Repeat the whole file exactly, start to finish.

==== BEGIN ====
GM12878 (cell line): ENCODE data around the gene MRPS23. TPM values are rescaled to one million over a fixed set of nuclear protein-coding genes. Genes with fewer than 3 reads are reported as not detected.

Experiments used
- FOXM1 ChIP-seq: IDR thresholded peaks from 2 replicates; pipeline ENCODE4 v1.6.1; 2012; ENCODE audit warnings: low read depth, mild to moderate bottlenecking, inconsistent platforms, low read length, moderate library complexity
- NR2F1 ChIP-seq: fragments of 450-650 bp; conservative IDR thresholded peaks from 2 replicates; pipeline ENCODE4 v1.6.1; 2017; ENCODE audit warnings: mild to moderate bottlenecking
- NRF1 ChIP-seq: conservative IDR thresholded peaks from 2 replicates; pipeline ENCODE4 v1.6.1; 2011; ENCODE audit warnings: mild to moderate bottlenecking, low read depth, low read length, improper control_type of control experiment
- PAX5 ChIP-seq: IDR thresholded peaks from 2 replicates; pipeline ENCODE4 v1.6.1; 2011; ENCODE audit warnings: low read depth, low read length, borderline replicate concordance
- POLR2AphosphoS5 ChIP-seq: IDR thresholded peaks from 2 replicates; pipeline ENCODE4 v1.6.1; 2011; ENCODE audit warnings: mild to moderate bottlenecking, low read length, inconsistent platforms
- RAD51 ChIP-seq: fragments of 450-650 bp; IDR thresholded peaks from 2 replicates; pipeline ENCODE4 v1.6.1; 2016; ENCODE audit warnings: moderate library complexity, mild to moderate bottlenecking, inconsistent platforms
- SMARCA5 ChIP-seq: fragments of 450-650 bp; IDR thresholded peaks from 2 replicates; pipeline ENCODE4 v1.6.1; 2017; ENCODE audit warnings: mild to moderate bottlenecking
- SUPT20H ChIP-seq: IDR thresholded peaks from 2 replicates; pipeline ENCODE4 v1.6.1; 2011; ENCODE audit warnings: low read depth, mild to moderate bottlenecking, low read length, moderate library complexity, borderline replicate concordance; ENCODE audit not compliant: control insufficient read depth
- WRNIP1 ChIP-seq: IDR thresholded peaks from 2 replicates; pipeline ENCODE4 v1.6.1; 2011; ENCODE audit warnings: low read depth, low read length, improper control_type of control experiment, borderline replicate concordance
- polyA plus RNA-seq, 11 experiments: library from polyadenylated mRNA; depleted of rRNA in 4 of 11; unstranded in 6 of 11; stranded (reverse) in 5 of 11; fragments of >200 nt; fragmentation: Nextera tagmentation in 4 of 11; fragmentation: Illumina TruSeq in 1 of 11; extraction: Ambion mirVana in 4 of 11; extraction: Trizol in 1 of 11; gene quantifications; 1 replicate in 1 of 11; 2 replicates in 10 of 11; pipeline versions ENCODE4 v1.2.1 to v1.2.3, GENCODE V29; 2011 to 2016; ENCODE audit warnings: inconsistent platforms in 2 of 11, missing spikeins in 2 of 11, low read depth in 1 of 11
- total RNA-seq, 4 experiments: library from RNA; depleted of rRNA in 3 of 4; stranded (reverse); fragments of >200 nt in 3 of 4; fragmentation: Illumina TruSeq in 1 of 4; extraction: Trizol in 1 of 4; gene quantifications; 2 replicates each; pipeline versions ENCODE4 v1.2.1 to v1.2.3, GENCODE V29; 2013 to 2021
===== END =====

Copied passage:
GM12878 (cell line): ENCODE data around the gene MRPS23. TPM values are rescaled to one million over a fixed set of nuclear protein-coding genes. Genes with fewer than 3 reads are reported as not detected.

Experiments used
- FOXM1 ChIP-seq: IDR thresholded peaks from 2 replicates; pipeline ENCODE4 v1.6.1; 2012; ENCODE audit warnings: low read depth, mild to moderate bottlenecking, inconsistent platforms, low read length, moderate library complexity
- NR2F1 ChIP-seq: fragments of 450-650 bp; conservative IDR thresholded peaks from 2 replicates; pipeline ENCODE4 v1.6.1; 2017; ENCODE audit warnings: mild to moderate bottlenecking
- NRF1 ChIP-seq: conservative IDR thresholded peaks from 2 replicates; pipeline ENCODE4 v1.6.1; 2011; ENCODE audit warnings: mild to moderate bottlenecking, low read depth, low read length, improper control_type of control experiment
- PAX5 ChIP-seq: IDR thresholded peaks from 2 replicates; pipeline ENCODE4 v1.6.1; 2011; ENCODE audit warnings: low read depth, low read length, borderline replicate concordance
- POLR2AphosphoS5 ChIP-seq: IDR thresholded peaks from 2 replicates; pipeline ENCODE4 v1.6.1; 2011; ENCODE audit warnings: mild to moderate bottlenecking, low read length, inconsistent platforms
- RAD51 ChIP-seq: fragments of 450-650 bp; IDR thresholded peaks from 2 replicates; pipeline ENCODE4 v1.6.1; 2016; ENCODE audit warnings: moderate library complexity, mild to moderate bottlenecking, inconsistent platforms
- SMARCA5 ChIP-seq: fragments of 450-650 bp; IDR thresholded peaks from 2 replicates; pipeline ENCODE4 v1.6.1; 2017; ENCODE audit warnings: mild to moderate bottlenecking
- SUPT20H ChIP-seq: IDR thresholded peaks from 2 replicates; pipeline ENCODE4 v1.6.1; 2011; ENCODE audit warnings: low read depth, mild to moderate bottlenecking, low read length, moderate library complexity, borderline replicate concordance; ENCODE audit not compliant: control insufficient read depth
- WRNIP1 ChIP-seq: IDR thresholded peaks from 2 replicates; pipeline ENCODE4 v1.6.1; 2011; ENCODE audit warnings: low read depth, low read length, improper control_type of control experiment, borderline replicate concordance
- polyA plus RNA-seq, 11 experiments: library from polyadenylated mRNA; depleted of rRNA in 4 of 11; unstranded in 6 of 11; stranded (reverse) in 5 of 11; fragments of >200 nt; fragmentation: Nextera tagmentation in 4 of 11; fragmentation: Illumina TruSeq in 1 of 11; extraction: Ambion mirVana in 4 of 11; extraction: Trizol in 1 of 11; gene quantifications; 1 replicate in 1 of 11; 2 replicates in 10 of 11; pipeline versions ENCODE4 v1.2.1 to v1.2.3, GENCODE V29; 2011 to 2016; ENCODE audit warnings: inconsistent platforms in 2 of 11, missing spikeins in 2 of 11, low read depth in 1 of 11
- total RNA-seq, 4 experiments: library from RNA; depleted of rRNA in 3 of 4; stranded (reverse); fragments of >200 nt in 3 of 4; fragmentation: Illumina TruSeq in 1 of 4; extraction: Trizol in 1 of 4; gene quantifications; 2 replicates each; pipeline versions ENCODE4 v1.2.1 to v1.2.3, GENCODE V29; 2013 to 2021